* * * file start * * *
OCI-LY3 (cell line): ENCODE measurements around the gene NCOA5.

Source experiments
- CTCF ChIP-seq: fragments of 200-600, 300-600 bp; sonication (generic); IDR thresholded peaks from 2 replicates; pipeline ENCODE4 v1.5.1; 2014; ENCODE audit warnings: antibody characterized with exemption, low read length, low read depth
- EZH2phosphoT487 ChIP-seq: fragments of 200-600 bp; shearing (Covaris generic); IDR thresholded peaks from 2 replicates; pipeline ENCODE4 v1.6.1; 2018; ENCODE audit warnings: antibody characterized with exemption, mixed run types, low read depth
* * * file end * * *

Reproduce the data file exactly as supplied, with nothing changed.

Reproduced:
OCI-LY3 (cell line): ENCODE measurements around the gene NCOA5.

Source experiments
- CTCF ChIP-seq: fragments of 200-600, 300-600 bp; sonication (generic); IDR thresholded peaks from 2 replicates; pipeline ENCODE4 v1.5.1; 2014; ENCODE audit warnings: antibody characterized with exemption, low read length, low read depth
- EZH2phosphoT487 ChIP-seq: fragments of 200-600 bp; shearing (Covaris generic); IDR thresholded peaks from 2 replicates; pipeline ENCODE4 v1.6.1; 2018; ENCODE audit warnings: antibody characterized with exemption, mixed run types, low read depth